Part of the TeachMe Series

Contraction of Cardiac Muscle

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Original Author(s): Ben Warren
Last updated: 30th May 2020
Revisions: 18

Original Author(s): Ben Warren
Last updated: 30th May 2020
Revisions: 18

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As in skeletal muscle, cardiac myocytes contract according to the sliding filament theory of muscle contraction. In this article, we will look at the process of calcium-induced calcium release and the electrical coupling of cardiac myocytes.

Calcium-Induced Calcium Release

Calcium can be released from the sarcoplasmic reticulum by 2 ways:

  • Via IP3
    • Gq-protein coupling facilitates the release of Ca2+ from the sarcoplasmic reticulum. This is particularly important in muscle types that require calcium induced calcium release (e.g. in cardiac muscle).
    • Gq activates the effector: Phospholipase C
    • PIP2 (phosphatidylinositol 4,5-biphosphate) derived from cell membranes
    • Phospholipase breaks PIP2 into IP3 + DAG
    • IP3 binds IP3R of the SR
    • DAG acts on various proteins (e.g PKC)
    • Action terminated by IP3 phosphatase (IP3 cleaved to IP2)
    • Ca2+ channels on the SR opens and Ca2+ is released.
  • Via Ryanodine receptors (RyR)
    • Membrane depolarisation opens voltage-operated calcium channels (VOCCs) in a T-tubule system
    • This calcium binds to RyR and this changes the conformation of a Ca2+ channel that is closely associated with this RyR.
    • Ca2+ stored in the SR is released. This is the ‘calcium spark’.

Released calcium leads to a calcium spike which facilitates the binding to troponin C and thus activating the cross bridge cycling mechanism for contraction.

After the stimulus is removed, sarco(endo)plasmic reticulum calcium ATPase (SERCA) pumps Ca2+ is moved into the lumen at the expense of ATP. This allows relaxation.

Fig 1 – Diagram showing the process of Calcium Induced Calcium Release (CICR).

Pathway of Contraction

Pacemaker cells in the SA and AV nodes initiate an action potential which is conducted around the heart via gap junctions.

The action potential travels down the T-tubules between sarcomeres resulting in an influx of calcium ions into the sarcoplasm through VOCCs. When calcium enters the sarcoplasm (through VOCCs and ryanodine receptors) it binds to cardiac troponin-C which moves the tropomyosin away from the actin binding site thus exposing it and initiating contraction.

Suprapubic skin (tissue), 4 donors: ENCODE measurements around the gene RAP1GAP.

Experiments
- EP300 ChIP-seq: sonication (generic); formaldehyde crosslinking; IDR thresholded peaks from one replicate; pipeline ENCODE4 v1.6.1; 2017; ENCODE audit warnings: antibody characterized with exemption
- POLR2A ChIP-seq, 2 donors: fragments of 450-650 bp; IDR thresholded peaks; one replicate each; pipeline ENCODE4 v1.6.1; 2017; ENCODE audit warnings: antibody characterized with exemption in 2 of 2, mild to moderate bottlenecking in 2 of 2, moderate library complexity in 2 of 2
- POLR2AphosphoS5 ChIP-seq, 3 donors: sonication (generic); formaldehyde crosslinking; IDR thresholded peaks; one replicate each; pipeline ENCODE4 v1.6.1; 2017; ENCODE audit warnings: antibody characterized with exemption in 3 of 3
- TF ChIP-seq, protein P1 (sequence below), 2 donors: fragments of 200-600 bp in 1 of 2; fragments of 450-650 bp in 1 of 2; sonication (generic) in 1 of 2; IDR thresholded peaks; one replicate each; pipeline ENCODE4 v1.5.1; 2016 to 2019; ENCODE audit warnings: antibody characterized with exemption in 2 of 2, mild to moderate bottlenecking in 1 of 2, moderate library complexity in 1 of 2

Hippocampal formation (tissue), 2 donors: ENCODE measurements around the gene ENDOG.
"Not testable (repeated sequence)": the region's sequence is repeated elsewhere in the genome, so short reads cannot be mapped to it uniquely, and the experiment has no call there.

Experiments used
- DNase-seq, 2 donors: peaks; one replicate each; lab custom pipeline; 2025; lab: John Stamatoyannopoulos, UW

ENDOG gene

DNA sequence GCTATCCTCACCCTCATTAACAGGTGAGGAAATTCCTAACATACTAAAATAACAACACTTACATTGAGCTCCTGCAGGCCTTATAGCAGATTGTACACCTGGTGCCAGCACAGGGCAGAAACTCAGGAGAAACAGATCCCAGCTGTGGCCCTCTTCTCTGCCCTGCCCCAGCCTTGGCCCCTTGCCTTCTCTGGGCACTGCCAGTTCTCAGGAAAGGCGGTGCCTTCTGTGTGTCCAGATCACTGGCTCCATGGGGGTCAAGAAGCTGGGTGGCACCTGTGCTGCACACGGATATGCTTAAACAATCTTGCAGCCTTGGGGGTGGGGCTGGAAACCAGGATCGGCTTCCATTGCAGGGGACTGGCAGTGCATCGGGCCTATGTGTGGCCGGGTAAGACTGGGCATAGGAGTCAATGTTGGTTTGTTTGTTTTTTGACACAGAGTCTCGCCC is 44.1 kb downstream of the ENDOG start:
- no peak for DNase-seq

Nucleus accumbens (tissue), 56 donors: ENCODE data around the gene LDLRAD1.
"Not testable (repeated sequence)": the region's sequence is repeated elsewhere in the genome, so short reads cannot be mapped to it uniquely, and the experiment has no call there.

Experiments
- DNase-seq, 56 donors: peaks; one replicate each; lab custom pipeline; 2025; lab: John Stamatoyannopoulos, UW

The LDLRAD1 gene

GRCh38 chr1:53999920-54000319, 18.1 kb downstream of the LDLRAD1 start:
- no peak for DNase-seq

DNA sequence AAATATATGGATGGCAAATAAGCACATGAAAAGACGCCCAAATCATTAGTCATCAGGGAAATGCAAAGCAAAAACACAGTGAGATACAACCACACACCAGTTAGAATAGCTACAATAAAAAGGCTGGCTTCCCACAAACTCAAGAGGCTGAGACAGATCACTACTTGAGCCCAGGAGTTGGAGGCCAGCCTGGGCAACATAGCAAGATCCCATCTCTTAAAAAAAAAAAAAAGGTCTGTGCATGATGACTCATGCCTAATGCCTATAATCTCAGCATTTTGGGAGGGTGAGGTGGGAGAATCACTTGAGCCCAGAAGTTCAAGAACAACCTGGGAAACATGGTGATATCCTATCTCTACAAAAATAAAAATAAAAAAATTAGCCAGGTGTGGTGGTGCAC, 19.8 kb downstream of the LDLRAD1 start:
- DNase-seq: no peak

Sliding Filament Model of Contraction

Cardiac muscle contraction occurs via the sliding filament model of contraction, much like skeletal muscle. Once calcium is bound to troponin-C and the conformational change of tropomyosin has occured myosin heads can bind to actin. Following this ADP and inorganic phosphate are released from the myosin head so the power stroke can occur, in this the myosin pivots and bends, pulling on the actin and moving it, causing muscle contraction.

After this occurs a new molecule of ATP binds to the myosin head, causing it to detach from the actin. Finally, the ATP is hydrolysed into ADP and inorganic phosphate, following this the cycle can begin again and further contraction can occur.

Fig 2 – Diagram showing the sliding filament model of muscle contraction.

Removal of Calcium

After the stimulus is removed intracellular calcium is then reduced by two main methods:

  • By entering the sarcoplasmic reticulum for storage via a SERCA (sarco(endo)plasmic reticulum calcium-ATPase) channel at the expense of an ATP molecule.
  • Through an NCX (sodium-calcium exchange) channel which extrudes a calcium ion and admits a sodium ion when membrane repolarisation starts.

Calcium is no longer is bound to troponin C and the actin binding site is covered up ending contraction and relaxing the muscle.

Clinical Relevance – Troponin Assays

Some subtypes of troponin can be used as very specific and sensitive markers of damage to the cardiac muscle, particularly troponin I and T. They are typically measured in the blood to differentiate between unstable angina and myocardial infarctions, as they may present with similar symptoms.

A patient suffering from a myocardial infarction would typically show elevated cardiac troponins within the blood, which would not be the case for unstable angina. Depending on the troponin measured the levels would peak a few hours following the damage and they can remain high for up to two weeks after the event.

However it is important to note that they are not specific to myocardial infarction and only indicate cardiac muscle damage, as such they may also be elevated in conditions such as heart failure, pericarditis and amyloidosis. In addition to this, non-cardiac diseases such as sepsis or renal failure can also elevate troponins.

Fig 3 – Graph showing the levels of cardiac markers in the hours following onset of chest pain. Troponin T is displayed in grey.